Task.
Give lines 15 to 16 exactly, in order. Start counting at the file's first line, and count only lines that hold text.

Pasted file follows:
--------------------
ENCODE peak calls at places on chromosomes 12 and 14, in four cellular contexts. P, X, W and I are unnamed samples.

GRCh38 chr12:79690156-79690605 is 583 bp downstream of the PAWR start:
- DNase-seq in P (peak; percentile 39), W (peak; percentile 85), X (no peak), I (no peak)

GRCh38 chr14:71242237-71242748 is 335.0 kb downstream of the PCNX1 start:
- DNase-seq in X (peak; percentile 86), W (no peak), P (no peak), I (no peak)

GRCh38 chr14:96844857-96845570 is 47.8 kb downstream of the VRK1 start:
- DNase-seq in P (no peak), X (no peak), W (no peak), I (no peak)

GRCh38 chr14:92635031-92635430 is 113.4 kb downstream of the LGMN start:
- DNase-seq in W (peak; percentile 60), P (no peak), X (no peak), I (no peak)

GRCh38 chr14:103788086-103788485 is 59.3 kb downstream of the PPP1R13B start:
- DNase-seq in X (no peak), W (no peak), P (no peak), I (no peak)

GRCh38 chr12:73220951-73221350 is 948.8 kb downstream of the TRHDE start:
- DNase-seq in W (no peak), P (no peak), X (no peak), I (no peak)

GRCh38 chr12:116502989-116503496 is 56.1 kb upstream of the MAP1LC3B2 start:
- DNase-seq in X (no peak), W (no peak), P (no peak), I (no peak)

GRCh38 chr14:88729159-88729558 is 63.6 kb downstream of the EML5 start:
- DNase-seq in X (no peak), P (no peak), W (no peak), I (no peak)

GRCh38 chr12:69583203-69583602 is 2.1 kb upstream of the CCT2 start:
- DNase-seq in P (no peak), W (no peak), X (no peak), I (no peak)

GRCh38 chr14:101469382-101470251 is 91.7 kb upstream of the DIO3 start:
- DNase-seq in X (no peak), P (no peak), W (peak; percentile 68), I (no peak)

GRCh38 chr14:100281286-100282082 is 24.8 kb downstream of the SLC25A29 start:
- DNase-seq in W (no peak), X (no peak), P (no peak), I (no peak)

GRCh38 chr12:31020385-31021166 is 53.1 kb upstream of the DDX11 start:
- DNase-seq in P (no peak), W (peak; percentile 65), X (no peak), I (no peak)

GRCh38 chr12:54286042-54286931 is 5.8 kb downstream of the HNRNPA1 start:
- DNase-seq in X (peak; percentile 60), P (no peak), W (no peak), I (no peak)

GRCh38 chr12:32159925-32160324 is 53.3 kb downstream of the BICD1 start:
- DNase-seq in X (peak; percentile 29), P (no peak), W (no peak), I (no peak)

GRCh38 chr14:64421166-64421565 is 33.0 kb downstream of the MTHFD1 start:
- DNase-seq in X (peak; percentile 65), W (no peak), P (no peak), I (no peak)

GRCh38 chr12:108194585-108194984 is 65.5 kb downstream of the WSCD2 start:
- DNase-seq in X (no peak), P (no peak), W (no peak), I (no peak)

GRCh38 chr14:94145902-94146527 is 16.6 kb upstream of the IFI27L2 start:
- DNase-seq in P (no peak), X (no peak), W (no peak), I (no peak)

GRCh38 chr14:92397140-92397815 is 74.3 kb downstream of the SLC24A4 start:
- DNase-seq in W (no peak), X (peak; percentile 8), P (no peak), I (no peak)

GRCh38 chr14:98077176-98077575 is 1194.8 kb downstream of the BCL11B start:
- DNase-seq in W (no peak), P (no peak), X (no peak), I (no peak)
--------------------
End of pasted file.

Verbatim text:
- DNase-seq in X (no peak), W (no peak), P (no peak), I (no peak)

GRCh38 chr14:88729159-88729558 is 63.6 kb downstream of the EML5 start: